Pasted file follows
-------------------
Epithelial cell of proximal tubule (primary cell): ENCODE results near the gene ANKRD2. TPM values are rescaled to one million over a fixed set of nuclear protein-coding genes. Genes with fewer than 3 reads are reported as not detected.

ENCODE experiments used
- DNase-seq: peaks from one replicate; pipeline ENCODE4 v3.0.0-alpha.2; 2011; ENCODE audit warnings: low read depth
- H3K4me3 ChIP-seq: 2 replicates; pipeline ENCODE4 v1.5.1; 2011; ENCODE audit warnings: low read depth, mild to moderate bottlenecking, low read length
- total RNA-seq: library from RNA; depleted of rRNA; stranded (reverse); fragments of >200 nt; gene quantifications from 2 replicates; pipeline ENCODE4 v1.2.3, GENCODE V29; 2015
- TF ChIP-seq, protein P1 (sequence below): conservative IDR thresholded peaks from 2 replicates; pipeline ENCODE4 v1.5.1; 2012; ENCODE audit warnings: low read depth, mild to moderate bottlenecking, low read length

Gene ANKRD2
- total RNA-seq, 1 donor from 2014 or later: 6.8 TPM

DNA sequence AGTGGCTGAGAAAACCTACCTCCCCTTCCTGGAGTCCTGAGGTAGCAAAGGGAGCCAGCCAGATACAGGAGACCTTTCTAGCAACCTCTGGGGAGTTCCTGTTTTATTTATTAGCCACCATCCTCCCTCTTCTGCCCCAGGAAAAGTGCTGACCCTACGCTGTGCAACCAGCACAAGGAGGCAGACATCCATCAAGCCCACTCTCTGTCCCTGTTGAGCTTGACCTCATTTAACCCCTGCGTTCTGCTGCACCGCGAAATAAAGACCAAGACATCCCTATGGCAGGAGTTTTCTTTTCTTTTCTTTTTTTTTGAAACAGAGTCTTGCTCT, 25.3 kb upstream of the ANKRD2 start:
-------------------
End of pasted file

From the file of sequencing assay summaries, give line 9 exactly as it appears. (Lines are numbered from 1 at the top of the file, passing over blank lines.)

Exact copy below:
DNA sequence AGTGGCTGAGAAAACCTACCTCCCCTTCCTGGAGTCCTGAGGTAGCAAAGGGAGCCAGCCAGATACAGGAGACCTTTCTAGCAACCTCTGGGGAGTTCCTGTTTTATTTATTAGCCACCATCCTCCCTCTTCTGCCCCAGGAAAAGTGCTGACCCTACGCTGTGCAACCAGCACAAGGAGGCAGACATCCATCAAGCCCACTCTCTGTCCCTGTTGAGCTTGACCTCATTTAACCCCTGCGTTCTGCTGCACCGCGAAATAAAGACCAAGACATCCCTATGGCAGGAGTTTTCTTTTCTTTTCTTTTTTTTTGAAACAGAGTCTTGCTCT, 25.3 kb upstream of the ANKRD2 start: